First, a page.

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How Museums Offer Teachers a Sense of Community, Shared Experience


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Advisory board teachers use permanent collection photographs to discuss how students might practice visual literacy during a museum visit.

Carnegie Museum of Art has a lot of different audiences, and one of the biggest is groups of K-12 school students. So far in 2014, we’ve seen almost 11,000 of them for guided gallery visits. It’s important that we offer programs that complement what teachers and students are doing in schools. This happens somewhere between the art content (from contemporary to classical antiquity, architecture to photography) and the 21st-century skills that students practice during these visits (like observation, interpretation, making inferences, and backing up their reasoning with evidence).

As museum educators, we strive to provide something valuable and motivating to prompt teachers to sign up for a guided gallery tour or workshop. This is why we have an application-based teacher advisory board. We carefully select teachers who come from a variety of disciplines, school districts, and grade levels. This interdisciplinary approach has been important to our school programs for years.

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Art Tracks: The People That You Meet in Museum Files


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A sampling of the paper trail that often accompanies an artwork once it enters the collection. Photo: Bryan Conley.

When an artwork enters a museum’s collection, it usually has an extensive paper trail, and possibly an electronic trail, but that documentation doesn’t stop after acquisition.

Museum staff, volunteers, and students often do additional research into the artwork’s history, provenance, or significance. All of that knowledge generates tons of paper-condition reports, loan agreements, conservation treatment reports, photocopies of auction catalogs, scholarly articles, incident reports, the occasional MA thesis rough draft, magazine articles, bibliographies, sticky notes, letters, copies of letters, deeds of gift, wills, acknowledgements of gifts, and, prior to the adaptation of electronic collection databases in the late 1990s, card catalogs. Yes, catalogs plural.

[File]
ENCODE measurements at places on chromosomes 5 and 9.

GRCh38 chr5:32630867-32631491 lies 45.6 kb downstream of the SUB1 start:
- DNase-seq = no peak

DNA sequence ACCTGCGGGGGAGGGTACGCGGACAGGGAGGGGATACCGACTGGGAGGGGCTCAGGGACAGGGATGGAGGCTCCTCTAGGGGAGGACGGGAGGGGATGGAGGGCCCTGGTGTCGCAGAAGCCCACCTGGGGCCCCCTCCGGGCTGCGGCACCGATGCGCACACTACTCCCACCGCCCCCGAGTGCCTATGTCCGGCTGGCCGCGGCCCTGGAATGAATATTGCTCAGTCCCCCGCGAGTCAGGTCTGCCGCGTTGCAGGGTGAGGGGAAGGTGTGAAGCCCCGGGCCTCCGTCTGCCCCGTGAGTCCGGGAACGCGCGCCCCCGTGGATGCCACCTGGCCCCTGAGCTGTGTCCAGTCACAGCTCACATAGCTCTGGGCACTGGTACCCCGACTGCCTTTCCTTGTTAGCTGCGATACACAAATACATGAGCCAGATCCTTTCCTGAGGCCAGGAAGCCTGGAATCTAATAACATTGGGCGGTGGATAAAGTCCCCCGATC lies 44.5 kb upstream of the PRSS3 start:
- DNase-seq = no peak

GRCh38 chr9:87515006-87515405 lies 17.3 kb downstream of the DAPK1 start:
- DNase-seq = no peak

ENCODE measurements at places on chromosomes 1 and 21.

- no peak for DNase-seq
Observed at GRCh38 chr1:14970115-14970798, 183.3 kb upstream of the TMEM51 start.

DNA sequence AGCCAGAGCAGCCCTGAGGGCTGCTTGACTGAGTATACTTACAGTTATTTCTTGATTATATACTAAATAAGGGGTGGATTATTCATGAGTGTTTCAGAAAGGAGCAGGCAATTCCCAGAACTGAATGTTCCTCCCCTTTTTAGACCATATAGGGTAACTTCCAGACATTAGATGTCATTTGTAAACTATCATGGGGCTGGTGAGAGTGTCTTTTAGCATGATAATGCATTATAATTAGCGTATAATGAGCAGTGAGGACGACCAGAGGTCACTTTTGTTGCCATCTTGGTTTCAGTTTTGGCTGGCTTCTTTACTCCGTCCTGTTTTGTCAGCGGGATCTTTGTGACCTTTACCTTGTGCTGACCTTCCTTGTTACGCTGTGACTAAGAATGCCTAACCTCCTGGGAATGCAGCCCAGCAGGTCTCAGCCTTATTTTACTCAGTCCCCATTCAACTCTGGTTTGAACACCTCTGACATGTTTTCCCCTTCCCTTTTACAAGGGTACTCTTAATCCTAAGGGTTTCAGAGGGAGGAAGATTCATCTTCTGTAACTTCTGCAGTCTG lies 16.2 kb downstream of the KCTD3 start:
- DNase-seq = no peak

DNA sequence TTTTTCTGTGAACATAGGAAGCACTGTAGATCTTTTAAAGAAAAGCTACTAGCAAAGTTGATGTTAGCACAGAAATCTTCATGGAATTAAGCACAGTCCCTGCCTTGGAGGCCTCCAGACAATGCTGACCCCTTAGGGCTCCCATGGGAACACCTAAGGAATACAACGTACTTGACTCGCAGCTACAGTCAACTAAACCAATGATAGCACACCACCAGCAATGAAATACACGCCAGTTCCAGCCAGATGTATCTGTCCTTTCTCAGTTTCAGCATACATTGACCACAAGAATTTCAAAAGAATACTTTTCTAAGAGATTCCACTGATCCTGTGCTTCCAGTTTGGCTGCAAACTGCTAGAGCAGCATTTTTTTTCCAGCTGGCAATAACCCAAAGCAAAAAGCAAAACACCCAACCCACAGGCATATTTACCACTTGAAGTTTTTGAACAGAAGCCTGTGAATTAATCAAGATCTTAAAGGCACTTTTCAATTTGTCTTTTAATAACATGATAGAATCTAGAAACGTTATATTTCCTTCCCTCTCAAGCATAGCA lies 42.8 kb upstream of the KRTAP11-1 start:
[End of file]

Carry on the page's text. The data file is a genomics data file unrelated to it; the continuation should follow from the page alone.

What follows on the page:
All of this paper gets sorted and copied into curatorial files, donor files, and meeting minutes as a way of creating a structured story of an artwork’s existence prior to its arrival at Carnegie Museum of Art (CMOA) and the mechanism by which we assumed stewardship of it. Some files are huge and stuffed full of handwritten letters on heavy official paper, with mounds of photocopied articles. Others are svelte, and contain only the trusty catalog document, lovingly typewritten by registrars long ago (and not so long ago, as the typewriter at CMOA still gets weekly use). But each of these paper breadcrumbs helps build a compelling narrative.